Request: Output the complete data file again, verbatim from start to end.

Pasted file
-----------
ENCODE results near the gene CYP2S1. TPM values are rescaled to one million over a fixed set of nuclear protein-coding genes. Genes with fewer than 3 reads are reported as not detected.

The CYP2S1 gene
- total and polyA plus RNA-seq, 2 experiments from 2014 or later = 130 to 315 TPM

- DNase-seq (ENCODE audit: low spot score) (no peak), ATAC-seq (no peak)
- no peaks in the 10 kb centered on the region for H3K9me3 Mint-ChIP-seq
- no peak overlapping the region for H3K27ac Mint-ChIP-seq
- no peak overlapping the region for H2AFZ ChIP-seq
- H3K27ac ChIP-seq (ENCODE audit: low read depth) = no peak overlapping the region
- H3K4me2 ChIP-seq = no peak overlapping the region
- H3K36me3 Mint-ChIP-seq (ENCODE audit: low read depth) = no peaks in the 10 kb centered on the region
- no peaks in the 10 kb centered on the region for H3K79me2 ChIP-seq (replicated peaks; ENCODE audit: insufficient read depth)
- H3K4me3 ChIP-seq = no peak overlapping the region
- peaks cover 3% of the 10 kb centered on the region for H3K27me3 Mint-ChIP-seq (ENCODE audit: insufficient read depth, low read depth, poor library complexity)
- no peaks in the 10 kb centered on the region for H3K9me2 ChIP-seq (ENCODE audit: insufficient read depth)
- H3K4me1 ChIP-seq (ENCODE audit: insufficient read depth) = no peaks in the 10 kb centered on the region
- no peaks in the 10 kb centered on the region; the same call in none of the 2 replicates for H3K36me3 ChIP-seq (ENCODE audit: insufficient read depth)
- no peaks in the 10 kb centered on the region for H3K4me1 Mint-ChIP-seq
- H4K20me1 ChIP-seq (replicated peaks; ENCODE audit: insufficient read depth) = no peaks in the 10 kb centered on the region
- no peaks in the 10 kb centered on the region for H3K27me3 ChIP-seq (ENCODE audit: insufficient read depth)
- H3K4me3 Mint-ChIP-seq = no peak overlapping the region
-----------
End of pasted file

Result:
ENCODE results near the gene CYP2S1. TPM values are rescaled to one million over a fixed set of nuclear protein-coding genes. Genes with fewer than 3 reads are reported as not detected.

The CYP2S1 gene
- total and polyA plus RNA-seq, 2 experiments from 2014 or later = 130 to 315 TPM

- DNase-seq (ENCODE audit: low spot score) (no peak), ATAC-seq (no peak)
- no peaks in the 10 kb centered on the region for H3K9me3 Mint-ChIP-seq
- no peak overlapping the region for H3K27ac Mint-ChIP-seq
- no peak overlapping the region for H2AFZ ChIP-seq
- H3K27ac ChIP-seq (ENCODE audit: low read depth) = no peak overlapping the region
- H3K4me2 ChIP-seq = no peak overlapping the region
- H3K36me3 Mint-ChIP-seq (ENCODE audit: low read depth) = no peaks in the 10 kb centered on the region
- no peaks in the 10 kb centered on the region for H3K79me2 ChIP-seq (replicated peaks; ENCODE audit: insufficient read depth)
- H3K4me3 ChIP-seq = no peak overlapping the region
- peaks cover 3% of the 10 kb centered on the region for H3K27me3 Mint-ChIP-seq (ENCODE audit: insufficient read depth, low read depth, poor library complexity)
- no peaks in the 10 kb centered on the region for H3K9me2 ChIP-seq (ENCODE audit: insufficient read depth)
- H3K4me1 ChIP-seq (ENCODE audit: insufficient read depth) = no peaks in the 10 kb centered on the region
- no peaks in the 10 kb centered on the region; the same call in none of the 2 replicates for H3K36me3 ChIP-seq (ENCODE audit: insufficient read depth)
- no peaks in the 10 kb centered on the region for H3K4me1 Mint-ChIP-seq
- H4K20me1 ChIP-seq (replicated peaks; ENCODE audit: insufficient read depth) = no peaks in the 10 kb centered on the region
- no peaks in the 10 kb centered on the region for H3K27me3 ChIP-seq (ENCODE audit: insufficient read depth)
- H3K4me3 Mint-ChIP-seq = no peak overlapping the region